be infringing, such an argument in defense 'merits little equitable consideration [on an
appeal from a preliminary injunction].'" Id. (citing Concrete Mach. Co. v. Classic Lawn
Ornaments, Inc., 843 F.2d 600, 612 (1st Cir. 1988); accord Apple Comput., Inc. v. Franklin
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Comput. Corp., 714 F.2d 1240, 1255 (3d Cir. 1983) (in motion for preliminary injunction,
district court should not consider the devastating effect of the injunction on the
infringers business). (Order at 21.)
The Court determined that the Plaintiffs demonstrated a likelihood of imminent,
irreparable injury in the absence of an injunction. (Order at 16-20.) The Court
specifically found that VidAngels service caused irreparable harm by undermining
Plaintiffs negotiating position with licensees and also by damaging goodwill with
licensees, some of whom had specifically referenced unlicensed services like
VidAngelsduring negotiation meetings. (Id. at 18.) VidAngel argues that the
Plaintiffs goodwill with licensees will be largely unaffected pending the outcome on
appeal considering this Court's ruling in Plaintiffs' favor in the Order. (Dkt. No. 147 at
13.) The Court is not persuaded by this argument. The evidence in the record shows that
Plaintiffs irreparable harms specifically arise from VidAngels unlicensed use of
Plaintiffs works. Allowing VidAngel to continue offering the Plaintiffs copyrighted
works without a license will only increase these harms.
Based on the foregoing, the Court holds that the balance of the hardships tips sharply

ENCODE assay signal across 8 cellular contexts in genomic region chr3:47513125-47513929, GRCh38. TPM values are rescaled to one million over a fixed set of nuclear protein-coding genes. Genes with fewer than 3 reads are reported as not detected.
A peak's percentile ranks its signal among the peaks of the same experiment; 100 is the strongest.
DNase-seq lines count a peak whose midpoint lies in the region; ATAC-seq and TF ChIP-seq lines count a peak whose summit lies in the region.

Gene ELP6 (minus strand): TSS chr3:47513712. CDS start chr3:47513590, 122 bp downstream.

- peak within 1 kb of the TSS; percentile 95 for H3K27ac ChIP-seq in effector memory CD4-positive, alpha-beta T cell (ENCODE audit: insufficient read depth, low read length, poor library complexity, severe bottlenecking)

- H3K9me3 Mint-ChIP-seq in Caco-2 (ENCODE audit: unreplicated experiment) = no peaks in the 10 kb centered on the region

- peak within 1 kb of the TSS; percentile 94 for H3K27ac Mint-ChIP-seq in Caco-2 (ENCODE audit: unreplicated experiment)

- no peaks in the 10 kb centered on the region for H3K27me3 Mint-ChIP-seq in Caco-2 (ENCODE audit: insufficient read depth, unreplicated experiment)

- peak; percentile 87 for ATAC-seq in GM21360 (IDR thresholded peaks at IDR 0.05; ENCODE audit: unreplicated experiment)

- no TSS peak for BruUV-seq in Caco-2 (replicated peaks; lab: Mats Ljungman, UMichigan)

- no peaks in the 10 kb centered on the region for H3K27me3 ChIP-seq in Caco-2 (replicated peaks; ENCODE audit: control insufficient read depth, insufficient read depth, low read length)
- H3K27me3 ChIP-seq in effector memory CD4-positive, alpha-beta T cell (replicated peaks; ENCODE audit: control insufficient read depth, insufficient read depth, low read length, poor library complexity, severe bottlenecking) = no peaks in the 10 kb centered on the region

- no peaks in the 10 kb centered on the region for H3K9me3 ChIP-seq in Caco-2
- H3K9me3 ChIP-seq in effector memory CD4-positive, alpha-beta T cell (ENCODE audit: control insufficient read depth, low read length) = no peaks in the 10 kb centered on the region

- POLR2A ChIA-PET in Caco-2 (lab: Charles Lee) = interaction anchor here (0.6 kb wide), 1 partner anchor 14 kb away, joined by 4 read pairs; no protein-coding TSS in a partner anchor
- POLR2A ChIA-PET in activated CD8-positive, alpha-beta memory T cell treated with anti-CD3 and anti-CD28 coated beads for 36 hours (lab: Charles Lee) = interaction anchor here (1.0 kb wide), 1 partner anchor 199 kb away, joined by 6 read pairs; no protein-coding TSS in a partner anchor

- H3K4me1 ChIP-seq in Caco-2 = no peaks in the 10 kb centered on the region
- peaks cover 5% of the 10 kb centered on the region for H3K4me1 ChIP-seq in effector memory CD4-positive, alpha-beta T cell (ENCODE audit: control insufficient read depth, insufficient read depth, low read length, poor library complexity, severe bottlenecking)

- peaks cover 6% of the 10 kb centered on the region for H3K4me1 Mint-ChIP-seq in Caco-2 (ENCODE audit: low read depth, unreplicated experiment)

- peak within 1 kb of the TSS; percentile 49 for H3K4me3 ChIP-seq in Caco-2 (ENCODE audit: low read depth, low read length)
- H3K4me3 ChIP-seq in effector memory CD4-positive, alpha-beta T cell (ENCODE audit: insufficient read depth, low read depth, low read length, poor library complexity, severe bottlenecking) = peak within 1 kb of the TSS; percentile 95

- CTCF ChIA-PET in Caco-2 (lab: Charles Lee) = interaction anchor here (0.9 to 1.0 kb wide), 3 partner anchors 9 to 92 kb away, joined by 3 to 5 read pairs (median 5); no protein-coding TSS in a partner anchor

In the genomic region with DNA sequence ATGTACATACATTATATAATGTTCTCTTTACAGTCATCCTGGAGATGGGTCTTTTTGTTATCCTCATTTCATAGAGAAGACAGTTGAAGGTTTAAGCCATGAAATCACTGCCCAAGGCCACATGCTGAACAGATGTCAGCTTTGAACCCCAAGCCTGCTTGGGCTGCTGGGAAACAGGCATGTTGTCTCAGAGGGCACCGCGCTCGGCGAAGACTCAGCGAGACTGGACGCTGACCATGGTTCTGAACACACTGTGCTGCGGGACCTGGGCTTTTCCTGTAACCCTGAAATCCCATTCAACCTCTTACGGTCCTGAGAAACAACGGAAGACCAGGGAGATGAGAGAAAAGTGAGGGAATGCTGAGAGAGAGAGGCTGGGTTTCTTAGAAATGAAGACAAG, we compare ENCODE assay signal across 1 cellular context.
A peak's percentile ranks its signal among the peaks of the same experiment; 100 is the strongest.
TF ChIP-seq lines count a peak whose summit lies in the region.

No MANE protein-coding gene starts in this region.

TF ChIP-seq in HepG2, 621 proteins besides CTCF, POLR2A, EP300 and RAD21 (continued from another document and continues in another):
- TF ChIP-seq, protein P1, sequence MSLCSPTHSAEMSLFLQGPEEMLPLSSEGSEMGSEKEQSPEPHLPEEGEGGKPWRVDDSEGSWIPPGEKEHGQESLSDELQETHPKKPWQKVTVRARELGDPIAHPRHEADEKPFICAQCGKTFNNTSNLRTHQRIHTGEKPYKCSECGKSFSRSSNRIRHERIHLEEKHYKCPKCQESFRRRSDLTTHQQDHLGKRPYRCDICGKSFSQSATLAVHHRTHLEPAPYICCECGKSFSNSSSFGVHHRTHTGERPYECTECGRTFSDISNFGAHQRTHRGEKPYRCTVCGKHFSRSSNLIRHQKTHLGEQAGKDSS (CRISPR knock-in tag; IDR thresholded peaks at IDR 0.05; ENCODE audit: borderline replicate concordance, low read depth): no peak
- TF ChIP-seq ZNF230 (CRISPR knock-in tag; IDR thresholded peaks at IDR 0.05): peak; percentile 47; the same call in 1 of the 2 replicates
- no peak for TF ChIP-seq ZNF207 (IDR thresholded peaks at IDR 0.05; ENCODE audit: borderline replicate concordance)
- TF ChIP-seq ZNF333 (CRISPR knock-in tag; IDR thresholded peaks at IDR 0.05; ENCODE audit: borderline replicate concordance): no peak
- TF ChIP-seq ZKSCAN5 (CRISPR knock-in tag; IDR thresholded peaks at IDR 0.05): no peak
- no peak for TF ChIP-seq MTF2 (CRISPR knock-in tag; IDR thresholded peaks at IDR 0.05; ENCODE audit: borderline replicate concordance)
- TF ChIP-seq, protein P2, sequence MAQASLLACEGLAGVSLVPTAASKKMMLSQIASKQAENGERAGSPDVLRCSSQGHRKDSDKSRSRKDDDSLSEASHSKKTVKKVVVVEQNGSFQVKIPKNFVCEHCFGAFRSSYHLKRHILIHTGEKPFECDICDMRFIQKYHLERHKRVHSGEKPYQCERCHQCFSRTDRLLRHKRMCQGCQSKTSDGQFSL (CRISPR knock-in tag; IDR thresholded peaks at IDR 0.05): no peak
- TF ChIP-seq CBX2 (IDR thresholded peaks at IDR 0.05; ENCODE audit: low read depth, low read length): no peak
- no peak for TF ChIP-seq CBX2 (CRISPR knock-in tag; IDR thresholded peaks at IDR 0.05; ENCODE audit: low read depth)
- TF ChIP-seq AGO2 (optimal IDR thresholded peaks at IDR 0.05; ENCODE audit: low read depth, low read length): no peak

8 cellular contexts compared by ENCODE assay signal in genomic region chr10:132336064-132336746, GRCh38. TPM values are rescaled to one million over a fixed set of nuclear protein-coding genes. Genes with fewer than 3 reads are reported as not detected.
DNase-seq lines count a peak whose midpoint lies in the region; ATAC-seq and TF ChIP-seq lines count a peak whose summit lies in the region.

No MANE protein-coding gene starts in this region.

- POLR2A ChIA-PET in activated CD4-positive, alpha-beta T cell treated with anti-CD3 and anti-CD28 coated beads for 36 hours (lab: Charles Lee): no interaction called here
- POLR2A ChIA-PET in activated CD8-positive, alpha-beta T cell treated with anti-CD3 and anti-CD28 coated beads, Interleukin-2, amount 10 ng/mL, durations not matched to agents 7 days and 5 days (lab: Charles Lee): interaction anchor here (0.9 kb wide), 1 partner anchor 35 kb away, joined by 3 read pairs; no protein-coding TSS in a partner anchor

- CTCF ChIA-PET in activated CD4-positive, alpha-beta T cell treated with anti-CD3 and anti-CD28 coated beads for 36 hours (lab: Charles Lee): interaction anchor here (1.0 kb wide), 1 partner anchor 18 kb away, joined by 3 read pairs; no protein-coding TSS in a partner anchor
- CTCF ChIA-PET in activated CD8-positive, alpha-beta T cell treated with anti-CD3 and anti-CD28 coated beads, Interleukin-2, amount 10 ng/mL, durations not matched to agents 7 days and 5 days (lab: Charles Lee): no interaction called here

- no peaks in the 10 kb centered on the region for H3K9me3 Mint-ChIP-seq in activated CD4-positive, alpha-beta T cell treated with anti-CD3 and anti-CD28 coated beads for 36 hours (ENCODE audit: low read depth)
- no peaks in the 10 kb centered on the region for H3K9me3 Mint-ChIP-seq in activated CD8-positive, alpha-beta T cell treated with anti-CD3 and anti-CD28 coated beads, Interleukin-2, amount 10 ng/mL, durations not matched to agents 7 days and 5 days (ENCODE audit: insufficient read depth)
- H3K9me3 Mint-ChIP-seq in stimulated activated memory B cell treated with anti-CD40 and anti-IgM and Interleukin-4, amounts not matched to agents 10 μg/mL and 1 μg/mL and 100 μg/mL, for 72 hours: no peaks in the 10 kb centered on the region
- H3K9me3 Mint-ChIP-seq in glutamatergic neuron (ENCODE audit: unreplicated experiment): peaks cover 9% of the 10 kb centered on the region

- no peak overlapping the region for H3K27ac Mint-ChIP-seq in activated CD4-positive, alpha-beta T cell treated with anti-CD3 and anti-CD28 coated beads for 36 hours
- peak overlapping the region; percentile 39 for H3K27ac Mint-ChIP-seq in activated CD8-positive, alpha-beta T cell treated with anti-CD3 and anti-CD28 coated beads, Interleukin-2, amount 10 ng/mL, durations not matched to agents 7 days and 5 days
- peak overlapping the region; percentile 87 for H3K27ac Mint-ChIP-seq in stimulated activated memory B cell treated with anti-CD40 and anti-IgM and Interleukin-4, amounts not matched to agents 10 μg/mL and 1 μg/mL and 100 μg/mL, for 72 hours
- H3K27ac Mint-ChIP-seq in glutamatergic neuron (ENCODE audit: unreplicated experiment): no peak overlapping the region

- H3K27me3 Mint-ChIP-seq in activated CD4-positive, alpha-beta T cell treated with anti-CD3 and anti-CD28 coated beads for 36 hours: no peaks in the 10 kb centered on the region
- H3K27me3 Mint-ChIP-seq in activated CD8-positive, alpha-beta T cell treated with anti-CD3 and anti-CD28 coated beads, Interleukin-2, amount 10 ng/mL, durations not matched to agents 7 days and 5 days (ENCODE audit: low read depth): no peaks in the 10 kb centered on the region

in the favor of the Plaintiffs.
c. Public Interest
VidAngel has not sufficiently shown that the public interest supports a stay of the
preliminary injunction. Plaintiffs have shown a likelihood of success on the merits of
their claims that VidAngels service violates 1201(a), and 106 of the Copyright Act.
As the Court noted in its Order, "it is virtually axiomatic that the public interest can only be
served by upholding copyright protections and correspondingly, preventing the
misappropriation of skills, creative energies, and resources which are invested in the
protected work." Warner Bros. Entm't, Inc. v. WTV Sys., 824 F. Supp. 2d 1003, 1015 (C.D.
Cal. 2011) (citing Apple Computer, Inc. v. Franklin Computer Corp., 714 F.2d 1240, 1255
(3rd Cir. 1983)). VidAngel essentially restates its argument that an injunction severely
undercuts the public interest in protecting every persons right to watch filtered content in
private. (Oppo. at 32.) However, VidAngel has not refuted the evidence in the record
that indicates that ClearPlay offers a filtering service to Google Play users who access
authorized streams from GooglePlays licensed service. (Bennett Decl. Ex. A. at 5-6.)
VidAngels assertions regarding Clearplays filtering service are immaterial to the Courts
analysis.1 The presence of market alternatives to VidAngels filtering service belies its
claim that an injunction would effectively end the publics ability to watch filtered
movies. (Oppo. at 33.)
1 VidAngel argues that that ClearPlay does not provide a legal filtering alternative and is technically inferior to
VidAngels service. (Dkt. No. 147 at 14.)
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d. Conclusion
For the foregoing reasons, the Court finds that VidAngel has not shown a likelihood
that it will prevail on its appeal, nor has it shown that the balance of hardships tips sharply
in its favor or that the public interest is best served by a stay. Therefore, the Court denies
VidAngels motion for a stay in its entirety.
IT IS SO ORDERED.